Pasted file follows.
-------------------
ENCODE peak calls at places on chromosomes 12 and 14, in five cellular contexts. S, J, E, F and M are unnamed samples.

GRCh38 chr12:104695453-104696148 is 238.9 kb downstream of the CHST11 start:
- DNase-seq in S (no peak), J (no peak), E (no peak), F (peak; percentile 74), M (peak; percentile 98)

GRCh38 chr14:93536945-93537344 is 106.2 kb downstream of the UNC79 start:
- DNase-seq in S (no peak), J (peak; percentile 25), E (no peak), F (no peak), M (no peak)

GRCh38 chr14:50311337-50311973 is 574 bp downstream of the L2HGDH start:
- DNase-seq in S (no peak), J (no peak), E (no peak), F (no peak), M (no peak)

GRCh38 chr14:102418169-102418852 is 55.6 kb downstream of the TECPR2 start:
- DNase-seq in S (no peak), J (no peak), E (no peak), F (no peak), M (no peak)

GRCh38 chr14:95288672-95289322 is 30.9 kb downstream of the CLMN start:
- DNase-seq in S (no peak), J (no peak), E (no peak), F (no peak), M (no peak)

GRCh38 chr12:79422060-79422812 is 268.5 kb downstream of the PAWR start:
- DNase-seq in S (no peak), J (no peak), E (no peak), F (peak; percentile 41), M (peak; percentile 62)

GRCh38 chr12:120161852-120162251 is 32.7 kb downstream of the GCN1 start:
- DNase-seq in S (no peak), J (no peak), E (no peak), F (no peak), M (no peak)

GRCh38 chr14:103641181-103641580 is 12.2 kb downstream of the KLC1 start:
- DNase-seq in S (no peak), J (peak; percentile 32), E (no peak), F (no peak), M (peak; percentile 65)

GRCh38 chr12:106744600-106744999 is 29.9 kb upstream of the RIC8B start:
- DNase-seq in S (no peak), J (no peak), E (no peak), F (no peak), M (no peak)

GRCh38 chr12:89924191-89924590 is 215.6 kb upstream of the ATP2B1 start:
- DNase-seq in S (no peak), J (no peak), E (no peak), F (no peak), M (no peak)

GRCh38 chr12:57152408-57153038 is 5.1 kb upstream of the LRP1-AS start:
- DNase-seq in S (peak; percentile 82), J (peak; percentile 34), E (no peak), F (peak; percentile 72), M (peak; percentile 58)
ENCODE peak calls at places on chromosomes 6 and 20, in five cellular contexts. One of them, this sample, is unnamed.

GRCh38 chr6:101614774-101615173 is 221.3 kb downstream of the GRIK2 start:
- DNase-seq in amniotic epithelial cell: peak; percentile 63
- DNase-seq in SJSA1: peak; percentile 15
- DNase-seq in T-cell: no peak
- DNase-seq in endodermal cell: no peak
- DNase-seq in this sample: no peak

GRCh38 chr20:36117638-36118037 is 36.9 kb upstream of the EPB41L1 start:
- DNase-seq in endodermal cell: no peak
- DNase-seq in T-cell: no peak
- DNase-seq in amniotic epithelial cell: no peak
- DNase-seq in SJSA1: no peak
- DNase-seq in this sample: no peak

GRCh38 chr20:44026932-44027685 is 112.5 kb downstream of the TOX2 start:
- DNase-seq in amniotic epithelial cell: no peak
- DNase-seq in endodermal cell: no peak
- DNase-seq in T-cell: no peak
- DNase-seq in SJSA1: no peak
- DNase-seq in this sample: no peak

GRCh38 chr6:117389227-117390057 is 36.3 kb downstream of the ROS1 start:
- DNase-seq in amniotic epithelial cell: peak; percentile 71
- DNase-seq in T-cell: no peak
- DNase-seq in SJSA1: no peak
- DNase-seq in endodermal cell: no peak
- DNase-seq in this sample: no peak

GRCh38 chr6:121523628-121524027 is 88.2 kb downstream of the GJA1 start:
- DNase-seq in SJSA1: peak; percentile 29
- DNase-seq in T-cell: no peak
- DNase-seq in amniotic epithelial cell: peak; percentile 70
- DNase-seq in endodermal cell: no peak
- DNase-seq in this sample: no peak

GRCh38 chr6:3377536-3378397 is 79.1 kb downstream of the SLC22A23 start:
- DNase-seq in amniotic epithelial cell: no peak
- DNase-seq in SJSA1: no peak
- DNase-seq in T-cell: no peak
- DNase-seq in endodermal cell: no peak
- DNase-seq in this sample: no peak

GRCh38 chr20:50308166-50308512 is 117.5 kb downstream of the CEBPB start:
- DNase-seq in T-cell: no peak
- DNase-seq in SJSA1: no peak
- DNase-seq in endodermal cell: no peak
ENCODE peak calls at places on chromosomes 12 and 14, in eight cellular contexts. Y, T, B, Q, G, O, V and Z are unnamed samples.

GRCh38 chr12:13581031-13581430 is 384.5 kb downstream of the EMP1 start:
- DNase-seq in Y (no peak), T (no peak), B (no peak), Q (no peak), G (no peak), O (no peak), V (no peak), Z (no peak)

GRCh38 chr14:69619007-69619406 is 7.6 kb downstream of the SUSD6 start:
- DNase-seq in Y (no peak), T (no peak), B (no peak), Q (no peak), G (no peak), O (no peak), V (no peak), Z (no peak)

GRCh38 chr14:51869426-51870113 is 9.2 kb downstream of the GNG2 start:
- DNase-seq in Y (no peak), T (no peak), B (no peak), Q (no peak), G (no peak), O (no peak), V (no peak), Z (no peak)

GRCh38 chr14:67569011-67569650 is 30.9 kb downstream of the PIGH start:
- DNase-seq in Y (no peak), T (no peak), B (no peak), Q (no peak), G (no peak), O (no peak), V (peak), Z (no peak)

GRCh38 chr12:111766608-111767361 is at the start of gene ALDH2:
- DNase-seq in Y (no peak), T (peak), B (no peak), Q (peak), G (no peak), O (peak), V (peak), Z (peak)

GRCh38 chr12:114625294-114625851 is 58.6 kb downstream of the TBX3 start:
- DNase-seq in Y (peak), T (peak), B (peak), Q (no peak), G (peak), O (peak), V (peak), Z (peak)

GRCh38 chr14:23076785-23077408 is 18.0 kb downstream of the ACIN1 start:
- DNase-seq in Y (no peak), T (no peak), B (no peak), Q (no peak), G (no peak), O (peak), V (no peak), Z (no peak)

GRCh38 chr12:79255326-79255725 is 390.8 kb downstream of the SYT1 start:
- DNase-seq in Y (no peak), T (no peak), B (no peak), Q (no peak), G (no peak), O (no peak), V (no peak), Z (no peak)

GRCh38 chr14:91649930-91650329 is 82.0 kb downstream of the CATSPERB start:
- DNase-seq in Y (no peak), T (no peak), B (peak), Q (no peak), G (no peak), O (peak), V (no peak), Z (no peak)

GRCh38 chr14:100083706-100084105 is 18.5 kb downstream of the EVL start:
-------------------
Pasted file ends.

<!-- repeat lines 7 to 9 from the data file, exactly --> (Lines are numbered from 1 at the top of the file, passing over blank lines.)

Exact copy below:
- DNase-seq in S (no peak), J (no peak), E (no peak), F (no peak), M (no peak)

GRCh38 chr14:102418169-102418852 is 55.6 kb downstream of the TECPR2 start:
- DNase-seq in S (no peak), J (no peak), E (no peak), F (no peak), M (no peak)